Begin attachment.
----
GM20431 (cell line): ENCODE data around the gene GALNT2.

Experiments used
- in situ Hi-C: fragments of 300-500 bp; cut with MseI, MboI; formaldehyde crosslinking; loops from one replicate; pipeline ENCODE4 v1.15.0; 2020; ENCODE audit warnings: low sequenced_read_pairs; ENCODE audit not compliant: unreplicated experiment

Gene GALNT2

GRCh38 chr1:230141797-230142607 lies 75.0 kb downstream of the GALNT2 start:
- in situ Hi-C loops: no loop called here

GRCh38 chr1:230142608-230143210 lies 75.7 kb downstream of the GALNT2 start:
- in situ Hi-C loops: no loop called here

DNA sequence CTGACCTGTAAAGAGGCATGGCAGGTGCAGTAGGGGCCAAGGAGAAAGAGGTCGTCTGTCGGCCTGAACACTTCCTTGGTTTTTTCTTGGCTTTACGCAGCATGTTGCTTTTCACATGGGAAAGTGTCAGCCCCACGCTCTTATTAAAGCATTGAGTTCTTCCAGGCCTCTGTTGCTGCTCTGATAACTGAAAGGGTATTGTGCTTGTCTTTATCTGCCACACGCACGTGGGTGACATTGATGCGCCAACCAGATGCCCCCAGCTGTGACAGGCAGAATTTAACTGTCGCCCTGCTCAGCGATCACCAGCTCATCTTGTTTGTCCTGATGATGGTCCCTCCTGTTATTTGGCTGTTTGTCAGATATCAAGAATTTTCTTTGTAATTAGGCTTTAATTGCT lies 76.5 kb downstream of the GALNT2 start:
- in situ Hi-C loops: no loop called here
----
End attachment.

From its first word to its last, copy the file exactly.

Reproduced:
GM20431 (cell line): ENCODE data around the gene GALNT2.

Experiments used
- in situ Hi-C: fragments of 300-500 bp; cut with MseI, MboI; formaldehyde crosslinking; loops from one replicate; pipeline ENCODE4 v1.15.0; 2020; ENCODE audit warnings: low sequenced_read_pairs; ENCODE audit not compliant: unreplicated experiment

Gene GALNT2

GRCh38 chr1:230141797-230142607 lies 75.0 kb downstream of the GALNT2 start:
- in situ Hi-C loops: no loop called here

GRCh38 chr1:230142608-230143210 lies 75.7 kb downstream of the GALNT2 start:
- in situ Hi-C loops: no loop called here

DNA sequence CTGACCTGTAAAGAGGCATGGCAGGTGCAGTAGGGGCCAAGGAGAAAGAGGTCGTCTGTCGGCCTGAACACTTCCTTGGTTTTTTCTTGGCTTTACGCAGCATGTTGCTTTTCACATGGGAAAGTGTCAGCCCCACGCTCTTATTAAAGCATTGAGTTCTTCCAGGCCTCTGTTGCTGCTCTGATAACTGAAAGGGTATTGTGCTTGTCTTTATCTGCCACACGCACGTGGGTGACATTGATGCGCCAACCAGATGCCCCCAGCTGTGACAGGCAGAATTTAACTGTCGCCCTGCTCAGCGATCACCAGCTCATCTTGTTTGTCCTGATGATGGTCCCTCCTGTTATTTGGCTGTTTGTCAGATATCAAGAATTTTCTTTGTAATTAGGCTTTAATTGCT lies 76.5 kb downstream of the GALNT2 start:
- in situ Hi-C loops: no loop called here